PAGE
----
• The March 17th, 1866 letter also clearly confirms Boehm’s understanding at the time that Broadwood already knew about Carte’s refusal to return the manuscript. The wording of the November 15th, 1868 letter gives no indication that anything had occurred in the interim to alter Boehm’s views.  If Boehm was in error regarding Carte, and Broadwood knew him to be in error, then surely he would have corrected his friend subsequent to the 1866 letter??  It appears that he did not do so.

  • In the preface to his 1882 edition of the “Essay”, Broadwood makes no reference to what amounts to the suppression of Boehm’s English-language manuscript by Carte. It has been suggested that this alone proves that Boehm was in error. But this view fails completely to take into account the fact that Broadwood was wholly dependent upon Carte for access to the document as well as for its publication and that these facts may very well have influenced the content of the publication.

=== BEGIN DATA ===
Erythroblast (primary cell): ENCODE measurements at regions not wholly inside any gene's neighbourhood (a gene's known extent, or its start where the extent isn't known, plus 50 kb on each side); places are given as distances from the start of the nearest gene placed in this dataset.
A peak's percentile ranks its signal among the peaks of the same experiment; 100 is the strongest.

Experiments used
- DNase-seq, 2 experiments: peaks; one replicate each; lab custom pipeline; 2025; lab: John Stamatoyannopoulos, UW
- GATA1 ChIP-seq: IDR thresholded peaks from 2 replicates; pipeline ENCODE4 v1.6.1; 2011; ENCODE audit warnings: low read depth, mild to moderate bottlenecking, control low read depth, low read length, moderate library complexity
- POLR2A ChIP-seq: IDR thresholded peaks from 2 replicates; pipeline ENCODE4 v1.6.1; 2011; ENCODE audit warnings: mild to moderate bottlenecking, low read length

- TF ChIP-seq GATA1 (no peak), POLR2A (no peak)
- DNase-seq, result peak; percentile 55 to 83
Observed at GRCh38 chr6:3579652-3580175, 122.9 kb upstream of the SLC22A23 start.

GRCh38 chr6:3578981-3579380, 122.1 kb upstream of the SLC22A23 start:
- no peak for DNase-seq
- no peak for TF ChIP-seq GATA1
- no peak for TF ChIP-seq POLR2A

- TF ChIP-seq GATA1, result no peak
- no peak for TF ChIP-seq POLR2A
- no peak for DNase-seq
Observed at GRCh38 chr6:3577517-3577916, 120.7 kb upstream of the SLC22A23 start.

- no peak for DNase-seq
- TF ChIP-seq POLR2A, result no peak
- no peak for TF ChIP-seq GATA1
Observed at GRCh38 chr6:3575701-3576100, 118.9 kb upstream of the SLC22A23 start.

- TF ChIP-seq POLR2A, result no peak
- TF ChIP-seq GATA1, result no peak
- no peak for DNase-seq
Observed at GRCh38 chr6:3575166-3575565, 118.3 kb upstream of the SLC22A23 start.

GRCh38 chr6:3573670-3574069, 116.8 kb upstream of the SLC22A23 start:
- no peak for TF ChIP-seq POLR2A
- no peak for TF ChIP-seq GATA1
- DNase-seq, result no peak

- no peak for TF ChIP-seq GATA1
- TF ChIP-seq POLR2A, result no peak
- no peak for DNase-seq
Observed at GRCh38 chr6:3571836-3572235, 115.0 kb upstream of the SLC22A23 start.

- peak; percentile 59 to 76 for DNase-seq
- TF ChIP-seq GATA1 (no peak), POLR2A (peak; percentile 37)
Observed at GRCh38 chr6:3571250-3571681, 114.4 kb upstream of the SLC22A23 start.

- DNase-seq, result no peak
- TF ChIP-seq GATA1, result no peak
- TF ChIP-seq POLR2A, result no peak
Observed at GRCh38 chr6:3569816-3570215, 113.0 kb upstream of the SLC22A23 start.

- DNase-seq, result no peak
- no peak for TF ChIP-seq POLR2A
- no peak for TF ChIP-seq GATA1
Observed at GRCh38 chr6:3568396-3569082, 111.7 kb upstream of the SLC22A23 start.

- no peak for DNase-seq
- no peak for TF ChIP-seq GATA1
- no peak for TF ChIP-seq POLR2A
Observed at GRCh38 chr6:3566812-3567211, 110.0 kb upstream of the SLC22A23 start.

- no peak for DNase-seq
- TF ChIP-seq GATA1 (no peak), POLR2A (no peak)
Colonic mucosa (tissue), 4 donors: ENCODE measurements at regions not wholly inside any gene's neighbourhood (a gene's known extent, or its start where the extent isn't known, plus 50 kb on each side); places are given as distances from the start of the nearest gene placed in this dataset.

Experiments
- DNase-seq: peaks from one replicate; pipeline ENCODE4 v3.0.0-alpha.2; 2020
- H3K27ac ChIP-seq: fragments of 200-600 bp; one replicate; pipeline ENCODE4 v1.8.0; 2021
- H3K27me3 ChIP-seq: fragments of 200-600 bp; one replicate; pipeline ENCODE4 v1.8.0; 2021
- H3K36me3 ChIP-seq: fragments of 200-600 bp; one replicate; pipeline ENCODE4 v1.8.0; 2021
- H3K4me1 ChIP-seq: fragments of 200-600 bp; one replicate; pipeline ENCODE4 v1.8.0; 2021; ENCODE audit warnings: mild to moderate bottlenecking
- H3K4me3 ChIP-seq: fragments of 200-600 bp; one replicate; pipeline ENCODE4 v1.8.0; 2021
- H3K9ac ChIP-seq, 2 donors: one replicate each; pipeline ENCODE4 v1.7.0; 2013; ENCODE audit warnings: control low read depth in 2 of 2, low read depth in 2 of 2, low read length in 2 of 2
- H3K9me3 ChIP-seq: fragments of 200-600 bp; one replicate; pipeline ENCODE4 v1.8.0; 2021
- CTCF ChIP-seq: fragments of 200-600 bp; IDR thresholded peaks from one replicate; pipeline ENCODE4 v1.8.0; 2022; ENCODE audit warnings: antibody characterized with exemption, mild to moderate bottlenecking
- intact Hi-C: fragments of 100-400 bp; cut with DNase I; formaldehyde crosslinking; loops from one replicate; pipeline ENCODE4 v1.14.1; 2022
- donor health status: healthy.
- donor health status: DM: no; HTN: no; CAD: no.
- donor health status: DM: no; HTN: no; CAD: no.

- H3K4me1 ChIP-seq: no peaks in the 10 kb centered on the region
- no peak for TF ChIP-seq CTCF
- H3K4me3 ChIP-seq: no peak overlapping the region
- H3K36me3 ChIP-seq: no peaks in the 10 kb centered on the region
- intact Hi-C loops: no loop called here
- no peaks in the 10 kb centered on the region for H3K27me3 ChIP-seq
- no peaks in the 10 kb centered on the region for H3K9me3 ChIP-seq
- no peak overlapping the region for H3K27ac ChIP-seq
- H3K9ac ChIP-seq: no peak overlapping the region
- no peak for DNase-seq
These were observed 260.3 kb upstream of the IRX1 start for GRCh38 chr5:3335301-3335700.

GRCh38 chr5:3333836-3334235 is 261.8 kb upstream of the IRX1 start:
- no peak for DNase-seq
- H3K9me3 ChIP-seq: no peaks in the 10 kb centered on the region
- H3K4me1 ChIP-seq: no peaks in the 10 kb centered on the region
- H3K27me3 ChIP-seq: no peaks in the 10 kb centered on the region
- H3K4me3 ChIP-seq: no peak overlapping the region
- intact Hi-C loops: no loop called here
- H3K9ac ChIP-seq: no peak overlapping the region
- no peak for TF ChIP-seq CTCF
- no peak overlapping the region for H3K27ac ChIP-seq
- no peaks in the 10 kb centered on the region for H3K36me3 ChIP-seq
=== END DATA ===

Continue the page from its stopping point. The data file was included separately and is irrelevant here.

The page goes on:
• In fact, Broadwood confines himself to commenting that Rudall received the document (which we do not doubt) but “did not care” to publish it (for reasons which are not given by Broadwood) and that it was “laid aside and forgotten” until made available to Broadwood by Carte in 1882 for editorial purposes.  There is no mention of Carte having “taken possession” of the document at any time.  Moreover, Broadwood does not state by whom it was “forgotten” - it was certainly not forgotten by Boehm, as Broadwood undoubtedly knew from his correspondence with his friend!!  Nonetheless, we do not doubt that, as far as it goes, this statement could well be basically true. However, Broadwood is notably silent on the issue of when Carte took possession of the document (he definitely had it in 1882, so he definitely did take possession of it at some point after 1847 but prior to 1882) and also regarding whether or not Boehm had attempted to recover the manuscript in the interim and what Carte’s reaction might have been. So his evidence is fundamentally incomplete and hence neither confirms nor refutes that of Boehm himself.

The shortcomings of the “traditional” view